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Experiment to Resolution

March 22, 2012

By Laurie Clarke, COO, The Tatham Group

My husband is a closet technology geek.  In his downtime he dabbles in computer programming.  He enjoys the challenge and I appreciate the Jetson-esque ease of an automated home.

Yesterday he was explaining to me the ‘behind the scenes’ workings of our entertainment system.  I politely nodded my head and confirmed “All I will have to do to use it is push one button, right?”  During his presentation, a screen popped up that asked to calibrate the TV in the event you play 3D media with the Playstation.  This prompted me to ask if there were any 3D games for preschoolers, which led to my husband explaining that the Playstation isn’t capable of playing 3D media.

The debate began.  He had technical information, input from media experts and knowledge of electronics to support his argument.  I was bringing common sense to the table – why would it ask to calibrate the TV if it wasn’t a feature?  A bit of back of forth brought us no closer to an answer.  Finally he said, “I know how to settle this.  Lets try it!”  And out comes the Avatar Blu Ray.  Which played brilliantly with full effect.  I do love a well-executed experiment!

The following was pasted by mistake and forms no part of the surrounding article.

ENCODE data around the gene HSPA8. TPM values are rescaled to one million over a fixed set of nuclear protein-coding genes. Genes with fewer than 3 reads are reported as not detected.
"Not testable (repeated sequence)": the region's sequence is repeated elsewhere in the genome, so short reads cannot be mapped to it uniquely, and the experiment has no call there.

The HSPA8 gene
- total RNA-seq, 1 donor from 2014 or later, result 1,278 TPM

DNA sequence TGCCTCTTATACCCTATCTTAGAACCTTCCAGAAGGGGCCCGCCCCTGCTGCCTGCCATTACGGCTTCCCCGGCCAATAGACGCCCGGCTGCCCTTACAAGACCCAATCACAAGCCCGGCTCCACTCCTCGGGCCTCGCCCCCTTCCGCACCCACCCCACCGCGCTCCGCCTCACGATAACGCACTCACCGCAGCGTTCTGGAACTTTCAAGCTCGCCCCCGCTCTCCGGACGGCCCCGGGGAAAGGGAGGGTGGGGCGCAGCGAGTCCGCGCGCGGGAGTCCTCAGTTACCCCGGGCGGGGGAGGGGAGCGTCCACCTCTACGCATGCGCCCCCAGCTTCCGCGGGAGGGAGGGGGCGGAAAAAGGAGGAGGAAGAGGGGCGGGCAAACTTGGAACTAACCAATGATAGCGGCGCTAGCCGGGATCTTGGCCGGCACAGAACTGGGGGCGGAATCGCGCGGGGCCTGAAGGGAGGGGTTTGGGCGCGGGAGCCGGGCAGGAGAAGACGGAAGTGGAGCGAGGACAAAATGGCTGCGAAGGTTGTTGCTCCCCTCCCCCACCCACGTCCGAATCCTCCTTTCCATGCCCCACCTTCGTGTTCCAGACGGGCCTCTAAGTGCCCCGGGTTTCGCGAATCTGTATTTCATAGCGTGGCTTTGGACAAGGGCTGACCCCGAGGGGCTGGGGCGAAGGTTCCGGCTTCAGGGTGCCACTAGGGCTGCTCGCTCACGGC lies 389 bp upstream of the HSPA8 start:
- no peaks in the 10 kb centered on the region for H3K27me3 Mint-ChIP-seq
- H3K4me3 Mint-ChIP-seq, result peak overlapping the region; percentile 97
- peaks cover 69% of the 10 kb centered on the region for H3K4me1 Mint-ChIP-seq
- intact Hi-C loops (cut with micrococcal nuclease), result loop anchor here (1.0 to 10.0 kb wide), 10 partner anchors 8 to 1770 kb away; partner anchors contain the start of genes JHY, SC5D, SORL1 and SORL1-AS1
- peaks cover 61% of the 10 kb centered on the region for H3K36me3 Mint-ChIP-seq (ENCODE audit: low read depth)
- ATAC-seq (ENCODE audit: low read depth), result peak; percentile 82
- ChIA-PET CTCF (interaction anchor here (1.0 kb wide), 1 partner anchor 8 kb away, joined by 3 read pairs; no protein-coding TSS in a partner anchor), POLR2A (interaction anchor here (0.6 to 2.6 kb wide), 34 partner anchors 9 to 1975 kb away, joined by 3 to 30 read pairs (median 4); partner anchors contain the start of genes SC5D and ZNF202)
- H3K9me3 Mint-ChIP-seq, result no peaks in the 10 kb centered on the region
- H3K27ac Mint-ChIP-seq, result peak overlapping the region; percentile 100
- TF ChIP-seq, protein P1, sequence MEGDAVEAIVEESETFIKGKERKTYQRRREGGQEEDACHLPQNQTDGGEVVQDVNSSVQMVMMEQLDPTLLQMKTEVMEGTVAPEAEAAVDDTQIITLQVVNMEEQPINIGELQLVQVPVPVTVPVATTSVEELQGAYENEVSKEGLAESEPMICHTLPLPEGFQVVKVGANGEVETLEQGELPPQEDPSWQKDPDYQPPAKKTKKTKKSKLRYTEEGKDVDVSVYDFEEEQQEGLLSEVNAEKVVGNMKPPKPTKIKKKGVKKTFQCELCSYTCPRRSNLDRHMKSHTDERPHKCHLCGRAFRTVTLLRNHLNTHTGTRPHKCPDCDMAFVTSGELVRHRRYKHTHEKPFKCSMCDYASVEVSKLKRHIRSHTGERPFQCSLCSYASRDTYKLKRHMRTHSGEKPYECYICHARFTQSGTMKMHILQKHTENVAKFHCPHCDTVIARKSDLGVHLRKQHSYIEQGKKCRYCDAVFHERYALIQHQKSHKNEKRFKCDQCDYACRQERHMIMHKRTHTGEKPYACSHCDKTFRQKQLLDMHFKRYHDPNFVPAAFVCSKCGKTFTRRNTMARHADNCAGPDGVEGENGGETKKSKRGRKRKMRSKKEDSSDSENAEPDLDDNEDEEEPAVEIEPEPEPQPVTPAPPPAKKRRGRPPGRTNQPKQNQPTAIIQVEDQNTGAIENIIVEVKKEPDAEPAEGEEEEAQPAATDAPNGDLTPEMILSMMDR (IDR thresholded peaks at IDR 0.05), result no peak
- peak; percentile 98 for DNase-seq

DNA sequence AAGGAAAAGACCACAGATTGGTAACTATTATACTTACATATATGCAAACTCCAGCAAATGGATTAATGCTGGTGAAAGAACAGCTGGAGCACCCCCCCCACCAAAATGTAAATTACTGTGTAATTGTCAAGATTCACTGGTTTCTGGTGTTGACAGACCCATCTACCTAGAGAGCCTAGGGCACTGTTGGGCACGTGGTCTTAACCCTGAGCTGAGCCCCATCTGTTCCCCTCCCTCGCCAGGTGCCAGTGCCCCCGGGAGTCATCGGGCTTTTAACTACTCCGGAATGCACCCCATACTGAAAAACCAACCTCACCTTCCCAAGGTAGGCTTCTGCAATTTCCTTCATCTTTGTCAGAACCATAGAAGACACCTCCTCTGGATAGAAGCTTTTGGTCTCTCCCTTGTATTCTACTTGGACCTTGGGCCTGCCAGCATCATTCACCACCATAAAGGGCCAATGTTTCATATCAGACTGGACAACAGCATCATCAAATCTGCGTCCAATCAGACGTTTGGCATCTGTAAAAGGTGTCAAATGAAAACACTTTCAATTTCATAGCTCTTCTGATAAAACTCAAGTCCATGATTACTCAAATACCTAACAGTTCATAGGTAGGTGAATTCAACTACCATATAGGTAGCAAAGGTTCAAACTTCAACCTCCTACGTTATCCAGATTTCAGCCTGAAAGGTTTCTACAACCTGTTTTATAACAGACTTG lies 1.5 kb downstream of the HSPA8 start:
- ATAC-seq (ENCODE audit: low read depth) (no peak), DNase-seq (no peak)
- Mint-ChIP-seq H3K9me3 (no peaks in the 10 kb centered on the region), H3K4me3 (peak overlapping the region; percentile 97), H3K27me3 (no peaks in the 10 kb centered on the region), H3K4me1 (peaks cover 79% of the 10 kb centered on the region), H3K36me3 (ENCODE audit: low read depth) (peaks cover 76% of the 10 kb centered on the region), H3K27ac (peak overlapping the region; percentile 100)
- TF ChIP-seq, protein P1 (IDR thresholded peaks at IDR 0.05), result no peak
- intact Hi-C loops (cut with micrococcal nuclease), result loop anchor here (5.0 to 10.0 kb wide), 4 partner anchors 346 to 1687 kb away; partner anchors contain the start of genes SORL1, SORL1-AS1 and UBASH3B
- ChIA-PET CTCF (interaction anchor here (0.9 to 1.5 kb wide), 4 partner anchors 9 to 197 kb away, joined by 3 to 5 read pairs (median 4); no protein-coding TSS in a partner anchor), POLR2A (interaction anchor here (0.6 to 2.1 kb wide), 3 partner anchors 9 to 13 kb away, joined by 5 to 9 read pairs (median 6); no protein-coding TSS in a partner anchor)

This exchange reinforced a few observations from my work with businesses as well.

  1. Technology folks want acknowledgement and appreciation for how difficult their work is.  Users just care about it being easy – and how quickly it will be working.  I’ll admit to also being interested in the final cost.
  2. Often the technical data and support is overwhelming when an issue is raised.  Even verified by experts.  Sometimes they are wrong.  Applying common sense can at least open things up for discussion.  Always ask the opposing questions.  It’ll only serve to confirm the predetermined answer or bring you to a better one.
  3. Nothing ends a debate faster than an experiment. Seeing is believing.  We have found that almost every situation can be tested with an experiment from rocket science, chemotherapy treatment, and account opening to testing the 3D capability of a game console.
  4. Just doing it costs less time, emotion and money than talking about things over and over again.  Leaving thousands of decisions and loops open is exhausting for the brain.  And kills productivity and innovation.  Roll up your sleeves and get working on ending the discussions in an indisputable manner – through your own experience.

As I put my feet up, I dimmed the lights, turned on the TV, receiver and Avatar with a push of a button.  I got lost in the magical world of Pandora and wondered what it would be like if more businesses resolved disputes this way.  My guess is there would be a whole lot less meeting and a lot more enjoyment of engaging work.